There are no convincing ways to spin this to show Morrissey in a good light. At best, it demonstrates his naivety and proves how out of touch with the British political scene he has become. At worst, it serves to confirm what many have long suspected, that he is a bigoted racist who is bent on promoting far-right views.

In a vicious article in The Quietus, music critic David Stubbs weighed into the debate in no uncertain terms. He wrote “if you’re capable of blithely setting aside his views, then there’s something badly missing in you. Morrissey has long since ceased to be worthy of cultural assessment, he no longer deserves to be part of the conversation. He has come to represent, along with the likes of Farage, Waters and [Tommy] Robinson, something nasty, reactionary and dangerous in our culture, a poisonous voice at this critical point in Britain’s island history”. This begs the question, if Morrissey is so unworthy of cultural assessment, why did Stubbs pen this piece at all and, equally, why have The Guardian written over 450 articles about him?

Such diatribe should be reserved for politicians in my opinion and ignoring him won’t make his, or anybody else’s, views go away. When faced with any form of dogmatism, a more effective and enduring response is to argue against it rather than to simply distance oneself from the debate.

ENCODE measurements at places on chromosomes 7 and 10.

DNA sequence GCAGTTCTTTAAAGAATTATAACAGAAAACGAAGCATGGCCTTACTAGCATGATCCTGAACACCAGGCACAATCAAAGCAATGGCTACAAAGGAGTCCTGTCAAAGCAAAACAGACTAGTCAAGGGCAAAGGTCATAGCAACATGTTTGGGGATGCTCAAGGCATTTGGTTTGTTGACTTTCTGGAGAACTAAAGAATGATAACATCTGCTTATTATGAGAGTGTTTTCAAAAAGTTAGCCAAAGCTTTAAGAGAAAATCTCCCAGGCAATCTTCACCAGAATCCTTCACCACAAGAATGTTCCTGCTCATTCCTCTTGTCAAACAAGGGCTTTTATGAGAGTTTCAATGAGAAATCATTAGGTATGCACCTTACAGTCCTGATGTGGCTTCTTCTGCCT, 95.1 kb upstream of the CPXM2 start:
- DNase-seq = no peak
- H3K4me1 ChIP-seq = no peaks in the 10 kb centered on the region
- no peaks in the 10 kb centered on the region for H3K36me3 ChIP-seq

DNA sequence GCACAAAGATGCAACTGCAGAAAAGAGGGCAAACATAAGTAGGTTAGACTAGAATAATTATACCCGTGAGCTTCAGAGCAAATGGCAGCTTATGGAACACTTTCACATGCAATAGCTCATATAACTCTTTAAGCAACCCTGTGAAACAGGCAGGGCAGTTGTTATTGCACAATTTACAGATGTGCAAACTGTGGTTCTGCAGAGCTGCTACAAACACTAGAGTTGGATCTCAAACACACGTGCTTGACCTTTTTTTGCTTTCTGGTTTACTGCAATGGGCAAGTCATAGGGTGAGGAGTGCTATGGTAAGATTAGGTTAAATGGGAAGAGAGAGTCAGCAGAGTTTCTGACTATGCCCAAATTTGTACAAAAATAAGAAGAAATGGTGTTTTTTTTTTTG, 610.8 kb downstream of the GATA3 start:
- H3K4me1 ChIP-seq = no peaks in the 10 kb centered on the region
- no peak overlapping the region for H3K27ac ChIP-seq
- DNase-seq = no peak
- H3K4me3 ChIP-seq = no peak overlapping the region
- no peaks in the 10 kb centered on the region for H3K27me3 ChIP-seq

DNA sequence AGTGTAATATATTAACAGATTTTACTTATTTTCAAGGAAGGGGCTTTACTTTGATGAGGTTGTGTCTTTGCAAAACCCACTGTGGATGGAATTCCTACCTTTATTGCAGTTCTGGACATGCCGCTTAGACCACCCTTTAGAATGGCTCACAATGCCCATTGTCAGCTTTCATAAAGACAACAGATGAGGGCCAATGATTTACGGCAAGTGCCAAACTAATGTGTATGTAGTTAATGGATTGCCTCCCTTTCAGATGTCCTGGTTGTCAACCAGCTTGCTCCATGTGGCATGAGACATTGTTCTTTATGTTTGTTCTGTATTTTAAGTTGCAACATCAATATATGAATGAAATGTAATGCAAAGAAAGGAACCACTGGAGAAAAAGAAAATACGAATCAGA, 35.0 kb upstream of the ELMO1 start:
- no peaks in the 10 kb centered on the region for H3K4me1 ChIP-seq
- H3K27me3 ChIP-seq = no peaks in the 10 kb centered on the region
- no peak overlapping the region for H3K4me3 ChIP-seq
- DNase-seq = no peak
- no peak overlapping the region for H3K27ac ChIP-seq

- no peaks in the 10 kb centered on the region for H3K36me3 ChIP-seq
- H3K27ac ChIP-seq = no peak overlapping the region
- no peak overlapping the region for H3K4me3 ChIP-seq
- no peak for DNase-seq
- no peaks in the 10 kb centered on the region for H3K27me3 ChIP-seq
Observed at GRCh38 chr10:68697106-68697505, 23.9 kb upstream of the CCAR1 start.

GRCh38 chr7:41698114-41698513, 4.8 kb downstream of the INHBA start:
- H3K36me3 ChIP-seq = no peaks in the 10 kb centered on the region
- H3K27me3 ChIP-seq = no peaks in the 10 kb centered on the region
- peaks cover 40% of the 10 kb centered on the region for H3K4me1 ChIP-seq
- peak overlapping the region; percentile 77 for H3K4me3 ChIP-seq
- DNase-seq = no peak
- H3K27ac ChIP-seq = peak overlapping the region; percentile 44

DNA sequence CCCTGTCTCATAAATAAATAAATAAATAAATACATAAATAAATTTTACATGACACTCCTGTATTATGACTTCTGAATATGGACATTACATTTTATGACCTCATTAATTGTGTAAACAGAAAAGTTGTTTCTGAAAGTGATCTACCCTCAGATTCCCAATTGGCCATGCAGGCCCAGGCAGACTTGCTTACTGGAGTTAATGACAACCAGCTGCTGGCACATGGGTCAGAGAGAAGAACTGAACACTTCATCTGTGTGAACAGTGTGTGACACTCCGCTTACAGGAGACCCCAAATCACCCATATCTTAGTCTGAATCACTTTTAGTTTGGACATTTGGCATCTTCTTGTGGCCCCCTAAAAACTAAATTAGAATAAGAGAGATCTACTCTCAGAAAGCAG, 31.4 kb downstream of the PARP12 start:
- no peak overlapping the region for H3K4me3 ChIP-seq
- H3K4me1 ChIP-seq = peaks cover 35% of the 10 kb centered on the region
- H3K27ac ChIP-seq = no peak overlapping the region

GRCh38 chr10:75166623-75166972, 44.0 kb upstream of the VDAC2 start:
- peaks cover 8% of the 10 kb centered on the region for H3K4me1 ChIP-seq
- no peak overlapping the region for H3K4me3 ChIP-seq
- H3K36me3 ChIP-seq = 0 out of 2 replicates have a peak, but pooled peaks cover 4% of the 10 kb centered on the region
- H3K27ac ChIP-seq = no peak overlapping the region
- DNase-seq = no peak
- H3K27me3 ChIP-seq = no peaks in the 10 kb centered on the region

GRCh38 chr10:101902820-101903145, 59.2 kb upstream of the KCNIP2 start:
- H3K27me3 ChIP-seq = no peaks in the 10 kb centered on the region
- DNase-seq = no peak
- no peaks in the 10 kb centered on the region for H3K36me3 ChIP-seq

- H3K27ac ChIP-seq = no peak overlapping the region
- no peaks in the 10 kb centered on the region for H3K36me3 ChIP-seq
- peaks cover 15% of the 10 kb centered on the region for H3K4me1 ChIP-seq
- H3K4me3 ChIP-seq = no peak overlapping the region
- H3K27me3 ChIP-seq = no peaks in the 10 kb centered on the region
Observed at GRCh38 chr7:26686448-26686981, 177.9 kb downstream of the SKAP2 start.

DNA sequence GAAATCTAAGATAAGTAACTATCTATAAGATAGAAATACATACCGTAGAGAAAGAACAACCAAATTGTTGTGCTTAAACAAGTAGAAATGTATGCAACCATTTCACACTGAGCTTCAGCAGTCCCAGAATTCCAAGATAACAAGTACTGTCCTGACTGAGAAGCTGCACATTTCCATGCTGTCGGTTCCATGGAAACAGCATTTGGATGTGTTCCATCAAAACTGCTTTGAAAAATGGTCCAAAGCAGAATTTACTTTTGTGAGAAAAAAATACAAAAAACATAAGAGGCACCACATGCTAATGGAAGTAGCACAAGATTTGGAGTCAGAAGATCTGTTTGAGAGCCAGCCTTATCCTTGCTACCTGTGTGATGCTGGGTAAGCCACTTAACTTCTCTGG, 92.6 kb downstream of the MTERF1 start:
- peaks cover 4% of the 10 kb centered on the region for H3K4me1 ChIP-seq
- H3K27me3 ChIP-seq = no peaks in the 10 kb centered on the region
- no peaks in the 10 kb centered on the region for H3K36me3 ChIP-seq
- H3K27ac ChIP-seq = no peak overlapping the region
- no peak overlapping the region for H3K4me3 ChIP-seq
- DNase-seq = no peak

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Johnny Marr on stage at La Rocca Malestiana Cesena, Italy

Fortunately, although Morrissey’s alliance with Johnny Marr was severed many years ago, the music the two recorded with The Smiths between 1982 and 1987 lives on. Last month, on a sultry summer evening, I was part of an audience charmed by Marr in the castle grounds of Cesena.

Many of Marr’s own songs are excellent but it was the six Smiths tunes in the set list, culminating in There Is A Light That Never Goes Out, that stole the show. Marr can’t match Morrissey’s voice or showmanship but he demonstrates how essential his inspired jangley guitar playing was to the Smiths’ sound.

Marr also played two songs by Electronic that go back to his collaboration with New Order’s Bernard Sumner. The first of these (Getting Away With It) he introduces as a disco tune from “Manchester – England – Europe”. His pro-European, anti-Brexit stance shows that, unlike his wayward ex-musical partner, he’s on the right side of history.

Morrissey is beyond help when it comes to learning about the value of diplomacy. As a long-standing misanphropist and low-functioning sociopath, he has never courted public approval but was accurate in 1994 when he sang “The more you ignore me, the closer I get” .